At the organization’s request, the red team confirmed that SCCM Server 2 provided access to the organization’s sites because firewall rules allowed SMB traffic to SCCM servers at all other sites.
The team moved laterally from SCCM Server 2 to an SCCM DP server at Site 5 and from the SCCM Server 1 to hosts at two other sites (Sites 4 and 6). The team installed persistent beacons at each of these sites. Site 5 was broken into a private and a public subnet and only DCs were able to cross that boundary. To move between the subnets, the team moved through DCs. Specifically, the team moved from the Site 5 SCCM DP server to a public DC; and then they moved from the public DC to the private DC. The team was then able to move from the private DC to workstations in the private subnet.
The team leveraged access available from SCCM 2 to move around the organization’s network for post-exploitation activities (See Post-Exploitation Activity section).
See Figure 1 for a timeline of the red team’s initial access and lateral movement showing key access points.
While traversing the network, the team varied their lateral movement techniques to evade detection and because the organization had non-uniform firewalls between the sites and within the sites (within the sites, firewalls were configured by subnet). The team’s primary methods to move between sites were AppDomainManager hijacking and dynamic-link library (DLL) hijacking [T1574.001]. In some instances, they used Windows Management Instrumentation (WMI) Event Subscriptions [T1546.003].
The team impersonated several accounts to evade detection while moving. When possible, the team remotely enumerated the local administrators group on target hosts to find a valid user account. This technique relies on anonymous SMB pipe binds [T1071], which are disabled by default starting with Windows Server 2016. In other cases, the team attempted to determine valid accounts based on group name and purpose. If the team had previously acquired the credentials, they used asktgt to impersonate the account. If the team did not have the credentials, they used the golden ticket attack to forge the account.
Post-Exploitation Activity: Gaining Access to SBSs
With persistent, deep access established across the organization’s networks and subnetworks, the red team began post-exploitation activities and attempted to access SBSs. Trusted agents of the organization tasked the team with gaining access to two specialized servers (SBS 1 and SBS 2). The team achieved root access to three SBS-adjacent workstations but was unable to move laterally to the SBS servers:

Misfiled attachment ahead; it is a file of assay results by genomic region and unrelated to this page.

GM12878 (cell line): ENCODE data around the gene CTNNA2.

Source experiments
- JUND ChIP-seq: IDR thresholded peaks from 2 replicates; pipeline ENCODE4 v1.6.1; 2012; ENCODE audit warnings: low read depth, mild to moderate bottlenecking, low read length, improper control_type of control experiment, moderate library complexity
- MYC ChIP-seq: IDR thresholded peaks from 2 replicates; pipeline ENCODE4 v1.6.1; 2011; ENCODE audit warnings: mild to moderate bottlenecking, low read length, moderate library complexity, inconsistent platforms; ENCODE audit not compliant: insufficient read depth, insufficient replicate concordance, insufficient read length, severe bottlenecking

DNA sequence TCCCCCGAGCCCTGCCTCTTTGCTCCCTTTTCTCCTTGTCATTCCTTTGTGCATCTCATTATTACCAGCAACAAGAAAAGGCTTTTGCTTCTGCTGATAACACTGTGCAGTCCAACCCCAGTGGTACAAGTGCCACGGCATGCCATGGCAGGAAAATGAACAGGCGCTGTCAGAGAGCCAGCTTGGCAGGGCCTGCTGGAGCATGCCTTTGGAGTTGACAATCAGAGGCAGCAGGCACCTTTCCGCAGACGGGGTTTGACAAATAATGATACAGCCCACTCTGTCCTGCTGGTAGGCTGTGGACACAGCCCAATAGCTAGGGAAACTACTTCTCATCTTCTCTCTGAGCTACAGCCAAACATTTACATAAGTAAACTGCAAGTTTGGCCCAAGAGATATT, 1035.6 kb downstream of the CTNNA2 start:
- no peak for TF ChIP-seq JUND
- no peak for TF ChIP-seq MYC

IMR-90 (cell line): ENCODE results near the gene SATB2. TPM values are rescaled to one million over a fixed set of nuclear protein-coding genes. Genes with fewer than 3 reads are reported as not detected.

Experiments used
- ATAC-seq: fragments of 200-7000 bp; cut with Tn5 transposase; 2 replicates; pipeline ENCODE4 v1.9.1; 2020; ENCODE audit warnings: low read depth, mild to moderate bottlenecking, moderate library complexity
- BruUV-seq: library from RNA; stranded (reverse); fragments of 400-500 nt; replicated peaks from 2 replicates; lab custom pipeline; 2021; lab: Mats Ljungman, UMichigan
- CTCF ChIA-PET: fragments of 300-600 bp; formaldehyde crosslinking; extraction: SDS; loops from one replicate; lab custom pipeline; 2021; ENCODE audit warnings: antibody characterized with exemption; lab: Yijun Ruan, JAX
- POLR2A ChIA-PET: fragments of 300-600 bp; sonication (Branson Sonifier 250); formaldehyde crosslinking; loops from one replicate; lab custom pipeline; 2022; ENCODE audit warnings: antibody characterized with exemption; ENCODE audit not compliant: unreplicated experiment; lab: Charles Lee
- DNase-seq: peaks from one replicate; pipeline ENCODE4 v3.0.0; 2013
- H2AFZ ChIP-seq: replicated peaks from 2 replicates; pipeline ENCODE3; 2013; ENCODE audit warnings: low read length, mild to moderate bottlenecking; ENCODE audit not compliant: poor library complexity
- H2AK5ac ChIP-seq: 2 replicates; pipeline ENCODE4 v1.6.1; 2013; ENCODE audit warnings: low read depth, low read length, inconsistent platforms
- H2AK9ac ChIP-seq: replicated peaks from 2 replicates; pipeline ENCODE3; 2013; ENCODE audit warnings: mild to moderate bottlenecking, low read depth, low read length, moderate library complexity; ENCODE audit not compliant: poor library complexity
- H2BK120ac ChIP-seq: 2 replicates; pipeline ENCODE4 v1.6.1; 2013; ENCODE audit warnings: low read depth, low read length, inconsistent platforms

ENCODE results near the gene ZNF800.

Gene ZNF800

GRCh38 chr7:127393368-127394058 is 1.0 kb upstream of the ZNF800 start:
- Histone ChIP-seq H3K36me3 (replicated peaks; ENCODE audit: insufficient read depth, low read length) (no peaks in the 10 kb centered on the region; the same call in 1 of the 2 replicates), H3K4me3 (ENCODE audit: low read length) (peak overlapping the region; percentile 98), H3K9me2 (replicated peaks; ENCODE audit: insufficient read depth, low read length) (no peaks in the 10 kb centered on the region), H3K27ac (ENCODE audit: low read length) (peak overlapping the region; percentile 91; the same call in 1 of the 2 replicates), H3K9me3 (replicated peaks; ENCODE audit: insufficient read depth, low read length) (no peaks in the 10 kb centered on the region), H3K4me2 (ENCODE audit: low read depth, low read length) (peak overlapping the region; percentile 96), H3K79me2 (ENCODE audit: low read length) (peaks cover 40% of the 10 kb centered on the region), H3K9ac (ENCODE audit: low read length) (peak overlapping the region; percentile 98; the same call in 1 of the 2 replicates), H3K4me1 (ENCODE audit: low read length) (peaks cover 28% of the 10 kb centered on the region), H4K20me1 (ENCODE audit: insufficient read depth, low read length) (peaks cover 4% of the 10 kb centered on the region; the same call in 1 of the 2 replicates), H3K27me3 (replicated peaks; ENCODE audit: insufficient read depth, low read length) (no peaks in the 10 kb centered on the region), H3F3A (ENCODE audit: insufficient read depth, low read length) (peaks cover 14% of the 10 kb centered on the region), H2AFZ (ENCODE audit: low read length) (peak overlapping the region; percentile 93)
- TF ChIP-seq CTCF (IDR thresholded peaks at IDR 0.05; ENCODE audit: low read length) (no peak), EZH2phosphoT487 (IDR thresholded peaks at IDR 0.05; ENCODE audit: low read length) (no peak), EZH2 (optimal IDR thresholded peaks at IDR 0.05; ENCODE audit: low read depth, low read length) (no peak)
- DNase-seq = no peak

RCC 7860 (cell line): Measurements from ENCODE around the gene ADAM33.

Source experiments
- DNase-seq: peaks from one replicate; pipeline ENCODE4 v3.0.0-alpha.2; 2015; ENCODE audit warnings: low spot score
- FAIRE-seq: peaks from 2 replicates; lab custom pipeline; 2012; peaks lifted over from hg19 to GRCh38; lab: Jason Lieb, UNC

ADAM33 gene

Phase I ended before the team could implement a plan to move to SBS 1.
An MFA prompt blocked the team from moving to SBS 2, and Phase I ended before they could implement potential workarounds.
However, the team assesses that by using Secure Shell (SSH) session socket files (see below), they could have accessed any hosts available to the users whose workstations were compromised.
Plan for Potential Access to SBS 1
Conducting open-source research [1591.001], the team identified that SBS 1 and 2 assets and associated management/upkeep staff were located at Sites 5 and 6, respectively. Adding previously collected AD data to this discovery, the team was able to identify a specific SBS 1 admin account. The team planned to use the organization’s mobile device management (MDM) software to move laterally to the SBS 1 administrator’s workstation and, from there, pivot to SBS 1 assets.
The team identified the organization’s MDM vendor using open-source and AD information [T1590.006] and moved laterally to an MDM distribution point server at Site 5 (MDM DP 1). This server contained backups of the MDM MySQL database on its D: drive in the Backup directory. The backups included the encryption key needed to decrypt any encrypted values, such as SSH passwords [T1552]. The database backup identified both the user of the SBS 1 administrator account (USER 2) and the user’s workstation (Workstation 4), which the MDM software remotely administered.
The team moved laterally to an MDM server (MDM 1) at Site 3, searched files on the server, and found plaintext credentials [T1552.001] to an application programming interface (API) user account stored in PowerShell scripts. The team attempted to leverage these credentials to browse to the web login page of the MDM vendor but were unable to do so because the website directed to an organization-controlled single-sign on (SSO) authentication page.
The team gained root access to workstations connected to MDM 1—specifically, the team accessed Workstation 4—by:
Selecting an MDM user from the plaintext credentials in PowerShell scripts on MDM 1.
While in the MDM MySQL database,
Elevating the selected MDM user’s account privileges to administrator privileges, and
Modifying the user’s account by adding Create Policy and Delete Policy permissions [T1098], [T1548].
Creating a policy via the MDM API [T1106], which instructed Workstation 4 to download and execute a payload to give the team interactive access as root to the workstation.
Verifying their interactive access.
Resetting permissions back to their original state by removing the policy via the MDM API and removing Create Policy and Delete Policy and administrator permissions and from the MDM user’s account.
While interacting with Workstation 4, the team found an open SSH socket file and a corresponding netstat connection to a host that the team identified as a bastion host from architecture documentation found on Workstation 4. The team planned to move from Workstation 4 to the bastion host to SBS 1. Note: A SSH socket file allows a user to open multiple SSH sessions through a single, already authenticated SSH connection without additional authentication.